By: Erin Aley
In order to start my second blog I began my search in the place that most modern people go when they want to know something: Google. So, of course, I googled the phrase “African American cultural artifacts” and browsed the images that came up. Most of them, did not register with me, I wanted something that stood out to me, something powerful and had a message that could be applicable today just as it was then. I know that is a lot to ask for from a simple search on google with such feeble search parameters as I used. However, amongst all the detritus and miscellany I found a gem. What began with one compelling photo, of two young men against the backdrop of the American flag, lead to a slew of different photos featuring the two men. Although the men in the photo remain unnamed I wanted to do them justice by describing the struggles they endured in order to gain equality and the right to vote without fear of violence.
The snapshot was taken by photographer Bruce Davidson in 1965 in Selma, Alabama. Bruce Davidson has been a member of the Magnum Photos agency since 1958 and much of his work is notable because many of the communities he photographed were often hostile to outsiders. He took over 140 photos between 1961 and 1965, documenting the lives of African Americans and their allies during this contentious time period. In his photography book Time of Change: Civil Rights Photographs 1961-1965, Davidson displays all aspects of African American lives, from a tender moment between a mother and her baby in a Harlem tenement, to a press conference with Dr. Martin Luther King Jr. and John Lewis after he was between by the KKK, to a man being surrounded by a redneck mob at the Mississippi Freedom March. The photo I choose does not picture a famous Civil Rights activist or movement leader, but it does show something just as important: the contributions of everyday people whom without change could not have been made (“Bruce Davidson”).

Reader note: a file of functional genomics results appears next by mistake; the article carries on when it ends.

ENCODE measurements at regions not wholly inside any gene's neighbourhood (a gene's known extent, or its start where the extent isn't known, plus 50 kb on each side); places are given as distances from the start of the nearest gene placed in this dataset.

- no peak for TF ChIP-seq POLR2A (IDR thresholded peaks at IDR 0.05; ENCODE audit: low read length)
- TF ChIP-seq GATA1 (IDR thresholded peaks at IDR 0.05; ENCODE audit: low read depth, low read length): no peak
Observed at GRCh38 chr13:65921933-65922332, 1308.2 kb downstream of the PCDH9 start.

During the Civil Rights Era many African Americans banded together to fight against racial segregation. Racial segregation took on two forms in the United states: de jure segregation, which was more prevalent in the south, and de facto segregation, which occurred more often in the north. De jure segregation is the separation of races in all aspects of life which is protected by the laws of the area. De facto segregation is a less intense, but just as harmful form of racial discrimination, which occurs as “a matter of fact” and does not have laws protecting it. Many different political and civil rights groups formed as a response to the injustices they faced because of racial segregation and white violence, and although they all had different views and backgrounds they worked together towards the same goal: freedom and equality in all aspects of life. Groups like the NAACP (National Association for the Advancement of Colored People) took an approach of color-blindness and worked within the system to allow black people full integration into society without destroying the systems already in place. However, groups such as SNCC (Student Nonviolent Coordinating Committee) and the Black Nationalists felt the NAACP and others were too passive in their actions and focused more on integration as a means to achieving freedom and not the end. Malcolm X is a notable member of the Black Nationalists, whose urgency and demand for money to stay in the hands of black people in their communities gained him support amongst many groups. SCLC (Southern Christian Leadership Conference), founded by Martin Luther King Jr., amongst others, and CORE (Conference of Racial Equality) balanced the radical leftist and conservative right-wing and used protests as a method to “achieve full citizenship rights, equality, and integration into all aspects of American life” (Pittman).Dr. Martin Luther King Jr. and the SCLC led the 1965 march from Selma to Montgomery, Alabama, which focused on the registry of black voters (Pittman).